I’ve been putting it off, but I should probably talk about the story missions. The pirates have captured - no kidding - you, your brother, your brother’s girlfriend, your girlfriend, your friend, your other brother, and your other friend. By the end of it I was surprised we didn’t also find my mother, niece and high-school English teacher somewhere in the compound.
It’s not all bad. About half of the Jesus Christ /thirty-eight/ missions give you enough freedom to have fun with the predatory combat systems that make the outpost fights so great. The other half... erk. They’re like a guided tour of all the clumsiest ways to mash story and videogames together until both of them break.
You left the mission area! Restart! You lost the target! Restart! You failed the quicktime event! Restart! A plot character got themselves killed! Restart! We spawned some enemies in a spot you knew was empty! Restart!
I don’t feel like you have to be that smart to predict this stuff won’t work. You don’t have to play a lot of games to see how it backfires. And you don’t have to talk to a lot of gamers to find out how much we hate it when you cheat or punish us to make a scene play out the way the story needs it to. It’s so painful to see clumsiness like that in a game that’s otherwise so elegantly designed.
The island itself is so rich and interesting to explore that it’d be a fantastic game even without any main story missions. So the question is, does the presence of a half-rubbish campaign hurt it? A bit, thanks to one unwelcome quirk of the level-up system: most of those neat perks, including the knife-throwing one, are locked off until you reach certain points in the plot. That pretty much forces you to play it, though thankfully not for long. Most of the good ones unlock at the same time as knife-throwing, a few hours in. You can safely stop there and get back to the good stuff.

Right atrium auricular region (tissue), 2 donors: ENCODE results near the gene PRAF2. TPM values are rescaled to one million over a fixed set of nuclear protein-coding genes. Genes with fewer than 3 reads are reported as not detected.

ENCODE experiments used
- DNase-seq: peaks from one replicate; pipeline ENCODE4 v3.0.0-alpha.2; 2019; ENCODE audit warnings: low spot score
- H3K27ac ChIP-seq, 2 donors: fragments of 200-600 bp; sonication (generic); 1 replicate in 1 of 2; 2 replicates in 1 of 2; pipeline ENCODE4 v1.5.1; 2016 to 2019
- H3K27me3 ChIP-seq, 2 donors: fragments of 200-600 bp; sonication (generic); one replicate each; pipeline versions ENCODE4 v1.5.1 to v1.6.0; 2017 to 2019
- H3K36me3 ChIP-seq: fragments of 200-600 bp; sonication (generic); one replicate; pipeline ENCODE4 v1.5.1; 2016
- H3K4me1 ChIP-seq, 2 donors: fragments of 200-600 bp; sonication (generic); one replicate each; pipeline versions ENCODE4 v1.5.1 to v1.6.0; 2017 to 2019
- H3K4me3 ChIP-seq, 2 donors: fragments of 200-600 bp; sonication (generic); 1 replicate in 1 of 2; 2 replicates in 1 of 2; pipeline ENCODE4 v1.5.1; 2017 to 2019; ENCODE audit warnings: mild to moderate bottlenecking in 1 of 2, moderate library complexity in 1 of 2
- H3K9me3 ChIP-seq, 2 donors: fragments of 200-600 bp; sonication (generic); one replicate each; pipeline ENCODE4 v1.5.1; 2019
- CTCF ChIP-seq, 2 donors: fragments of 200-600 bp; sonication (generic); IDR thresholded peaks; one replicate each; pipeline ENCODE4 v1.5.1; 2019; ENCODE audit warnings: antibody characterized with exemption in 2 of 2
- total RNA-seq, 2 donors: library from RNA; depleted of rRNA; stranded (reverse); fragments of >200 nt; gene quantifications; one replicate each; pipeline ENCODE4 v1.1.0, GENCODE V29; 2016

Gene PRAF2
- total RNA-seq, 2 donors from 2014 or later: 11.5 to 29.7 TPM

Elsewhere in Far Cry 3’s efforts to be all things to all people, it somehow has four competitive multiplayer modes and a separate co-op campaign. Playing this pre-release, it’s too soon to review the competitive stuff. The co-op missions are a lot of fun, though: brisk, ridiculous shooting galleries about helping each other plant explosives and repair vehicles. There’s no server browser, unfortunately, but they’re best played with friends where possible. My favourite moment was taking a stealthy loadout and playing scout for a heavy-gunner friend in a dark cave: I’d ‘spot’ targets in the dark to highlight them on his HUD, he’d gun them down and draw all their fire.
Another caution about online stuff: Far Cry 3 uses Ubisoft’s Steam-like service uPlay, and if you play online, your game can get interrupted temporarily if your connection or their servers go down. It’s just a brief pause, though, and you can always start the game in offline mode to avoid it entirely. You miss out on uPlay achievements and a few lame unlockable rewards that way - I didn’t particularly care.
Other than that, it’s a nice PC version: responsive mouse movement, specific graphics and FoV options, tutorials reflect your custom controls, and it runs decently on Ultra-everything on a modest 3GHz dual core machine with a Radeon HD 5800. The engine doesn’t quite suit the jungle as beautifully as it did the African desert in Far Cry 2, but it has some beautiful views.
The original Far Cry’s developers Crytek used to describe that game’s philosophy as ‘veni, vidi, vici’: you show up, you scout out the situation, and you decide how to conquer it. Ubisoft kept the Far Cry name, and Crytek tried to stay true to its spirit in the Crysis games. But only Far Cry 3 really feels focused on doing that concept justice. You’ve got a huge island to explore, ridiculously effective tools for scouting every hostile situation, and so many clever intersecting systems to inspire creative ways to conquer them. It’s a better stealth game than Far Cry 1, set in an open world that feels richer than Far Cry 2’s. That’s an amazing thing to play.